Christian Huygens, a Dutch inventor, astronomer, and mathematical physicist, was born Apr. 14, 1629.  Several years ago, we featured Huygens in this space, marking the day of his death, and at that time we discussed his discovery of the rings of Saturn.  Today we celebrate his invention of the pendulum clock.  Galileo had earlier discovered that a pendulum is “isochronous,” so that every swing takes the same amount of time, and would thus make a perfect regulator for a clock, but he did not figure out how to couple a pendulum to a clockwork mechanism.  Huygens did.  He dated his invention to Dec. 25, 1656, meaning he had a workable clock on that date, and he applied for a patent on June 14, 1657, receiving that patent two days later.

Huygens published a treatise, Horologium, in 1658, with a woodcut illustrating the mechanism of a second clock, but that treatise is practically non-existent today. Fifteen years later, he published a more substantial book, Horologium oscillatorium (1673), in which he provided a slightly different woodcut that pictures his very first clock of 1656/57. We have that work in our Collections, and we display the woodcut above (first image). The pendulum is shown twice, in an oblique view at the right, and then from the side, attached to the clock mechanism. The swing of the pendulum rocks a small L-shaped wire back and forth, which in turn rotates a pair of tabs on a rod at the top of the clock (the verge), which allows the crown-shaped wheel to advance in steps. The L-shaped wire also “powers” the pendulum, providing it with a small boost on every swing, driven by a slowly falling weight.

Notice the curved “cheeks” at the top of the pendulum. This was the final invention by Huygens that made the pendulum clock really workable, and presumably the modification he first put in place on Dec. 25, 1656. Galileo thought a pendulum was isochronous no matter how big the swing, but Huygens knew that if the arc of a pendulum were any greater than one or two degrees, the larger swing would take a tiny bit longer than the shorter one. Huygens discovered that if he put curved strips of metal at the top, the pendulum would ride up on these cheeks if the swing were wide, effectively shortening the pendulum and slightly reducing the time of its swing. With the cheeks (which he deduced should have the curve of a cycloid), the pendulum was truly isochronous, beating the same time no matter how wide its swing.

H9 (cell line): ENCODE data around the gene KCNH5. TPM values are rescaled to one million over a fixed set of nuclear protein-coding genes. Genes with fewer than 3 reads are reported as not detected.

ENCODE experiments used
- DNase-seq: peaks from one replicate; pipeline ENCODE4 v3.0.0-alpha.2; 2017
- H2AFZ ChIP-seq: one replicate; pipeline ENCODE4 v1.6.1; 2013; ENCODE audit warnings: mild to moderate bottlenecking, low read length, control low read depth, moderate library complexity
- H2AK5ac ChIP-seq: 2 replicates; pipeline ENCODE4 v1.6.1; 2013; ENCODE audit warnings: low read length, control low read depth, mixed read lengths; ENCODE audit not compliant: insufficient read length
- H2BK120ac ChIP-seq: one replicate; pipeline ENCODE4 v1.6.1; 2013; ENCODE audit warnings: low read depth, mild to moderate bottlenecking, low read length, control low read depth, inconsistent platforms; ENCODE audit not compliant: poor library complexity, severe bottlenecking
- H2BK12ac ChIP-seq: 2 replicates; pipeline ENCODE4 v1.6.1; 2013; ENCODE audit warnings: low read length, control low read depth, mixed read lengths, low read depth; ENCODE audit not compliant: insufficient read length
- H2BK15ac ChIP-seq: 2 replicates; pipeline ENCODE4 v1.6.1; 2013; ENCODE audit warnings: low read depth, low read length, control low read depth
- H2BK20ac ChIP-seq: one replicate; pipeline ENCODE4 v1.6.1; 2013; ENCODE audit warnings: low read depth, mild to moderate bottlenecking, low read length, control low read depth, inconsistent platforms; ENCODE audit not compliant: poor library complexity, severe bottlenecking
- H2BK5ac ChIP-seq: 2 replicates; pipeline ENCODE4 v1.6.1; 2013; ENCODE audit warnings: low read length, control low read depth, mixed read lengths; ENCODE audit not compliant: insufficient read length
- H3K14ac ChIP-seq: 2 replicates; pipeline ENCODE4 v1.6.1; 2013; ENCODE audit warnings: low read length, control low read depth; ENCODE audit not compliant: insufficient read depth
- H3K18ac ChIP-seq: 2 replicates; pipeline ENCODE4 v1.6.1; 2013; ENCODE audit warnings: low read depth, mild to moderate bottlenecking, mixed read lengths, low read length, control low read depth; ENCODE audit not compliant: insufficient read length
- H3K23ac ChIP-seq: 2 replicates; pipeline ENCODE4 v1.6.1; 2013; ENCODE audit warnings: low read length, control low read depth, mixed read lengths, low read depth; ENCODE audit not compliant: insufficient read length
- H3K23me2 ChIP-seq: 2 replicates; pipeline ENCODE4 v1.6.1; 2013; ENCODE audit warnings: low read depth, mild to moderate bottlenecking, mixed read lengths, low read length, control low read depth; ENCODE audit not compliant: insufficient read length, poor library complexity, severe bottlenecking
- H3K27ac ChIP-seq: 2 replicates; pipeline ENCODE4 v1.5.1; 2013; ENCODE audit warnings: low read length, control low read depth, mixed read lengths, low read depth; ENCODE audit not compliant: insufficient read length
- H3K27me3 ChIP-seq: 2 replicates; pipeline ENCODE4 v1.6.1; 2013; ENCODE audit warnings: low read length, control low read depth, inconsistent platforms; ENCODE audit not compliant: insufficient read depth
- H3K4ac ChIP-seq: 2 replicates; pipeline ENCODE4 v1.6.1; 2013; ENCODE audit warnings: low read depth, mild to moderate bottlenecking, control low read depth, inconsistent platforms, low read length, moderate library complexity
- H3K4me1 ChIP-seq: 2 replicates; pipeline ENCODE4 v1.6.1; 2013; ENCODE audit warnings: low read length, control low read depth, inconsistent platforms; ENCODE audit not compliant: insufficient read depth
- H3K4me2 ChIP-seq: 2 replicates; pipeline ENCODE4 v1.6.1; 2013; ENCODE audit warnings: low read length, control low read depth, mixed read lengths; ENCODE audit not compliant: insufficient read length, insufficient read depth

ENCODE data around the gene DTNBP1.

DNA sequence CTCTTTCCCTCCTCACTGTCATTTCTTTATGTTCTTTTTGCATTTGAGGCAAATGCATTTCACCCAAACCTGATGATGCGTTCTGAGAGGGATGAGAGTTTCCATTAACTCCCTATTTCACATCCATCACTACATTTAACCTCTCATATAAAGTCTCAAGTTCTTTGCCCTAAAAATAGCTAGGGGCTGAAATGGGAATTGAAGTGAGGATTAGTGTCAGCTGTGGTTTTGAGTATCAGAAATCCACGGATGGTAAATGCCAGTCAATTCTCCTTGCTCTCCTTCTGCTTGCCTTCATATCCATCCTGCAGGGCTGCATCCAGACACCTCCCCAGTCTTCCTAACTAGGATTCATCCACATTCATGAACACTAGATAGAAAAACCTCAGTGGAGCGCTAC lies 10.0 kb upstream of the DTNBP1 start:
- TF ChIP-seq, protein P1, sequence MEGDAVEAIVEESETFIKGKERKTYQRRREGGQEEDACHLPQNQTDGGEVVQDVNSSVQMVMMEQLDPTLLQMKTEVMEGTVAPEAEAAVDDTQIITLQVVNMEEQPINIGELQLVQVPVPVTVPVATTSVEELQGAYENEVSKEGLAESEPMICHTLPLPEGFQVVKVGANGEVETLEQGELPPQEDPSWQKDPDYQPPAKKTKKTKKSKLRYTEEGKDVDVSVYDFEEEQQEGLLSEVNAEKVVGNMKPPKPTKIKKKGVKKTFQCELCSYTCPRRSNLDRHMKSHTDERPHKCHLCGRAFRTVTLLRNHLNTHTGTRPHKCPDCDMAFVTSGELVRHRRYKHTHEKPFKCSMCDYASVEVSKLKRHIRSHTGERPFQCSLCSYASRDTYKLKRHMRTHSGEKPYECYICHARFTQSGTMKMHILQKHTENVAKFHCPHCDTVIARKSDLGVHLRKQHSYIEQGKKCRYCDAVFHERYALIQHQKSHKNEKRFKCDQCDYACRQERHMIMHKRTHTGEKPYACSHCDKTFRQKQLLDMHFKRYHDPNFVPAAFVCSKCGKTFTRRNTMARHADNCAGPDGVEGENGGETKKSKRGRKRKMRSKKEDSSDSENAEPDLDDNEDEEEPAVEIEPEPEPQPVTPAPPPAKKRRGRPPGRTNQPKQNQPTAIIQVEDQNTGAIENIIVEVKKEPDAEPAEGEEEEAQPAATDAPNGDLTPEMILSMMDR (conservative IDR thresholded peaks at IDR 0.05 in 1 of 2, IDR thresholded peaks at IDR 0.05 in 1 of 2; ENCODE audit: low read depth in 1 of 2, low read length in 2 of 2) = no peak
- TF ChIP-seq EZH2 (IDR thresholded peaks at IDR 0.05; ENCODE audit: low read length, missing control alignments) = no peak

Huygens’ pendulum clock revolutionized the practice of timekeeping in western Europe.  When the spring watch was invented shortly thereafter, the stage was set for seeking the clockmaker’s Holy Grail: a solution to the longitude problem.

The earliest surviving Huygens pendulum clock (1657) may be seen in the Boerhaave Museum in Leiden (second image); the clock is in the case on the right, seen here from behind, but you can’t miss the pendulum. At one point the clock was also posed with the illustration in Huygens’ 1673 treatise (third image).  The Museum also has an oil portrait of Huygens (fourth image), by Caspar Netscher, dating to 1671.

Dr. William B. Ashworth, Jr., Consultant for the History of Science, Linda Hall Library and Associate Professor, Department of History, University of Missouri-Kansas City. Comments or corrections are welcome; please direct to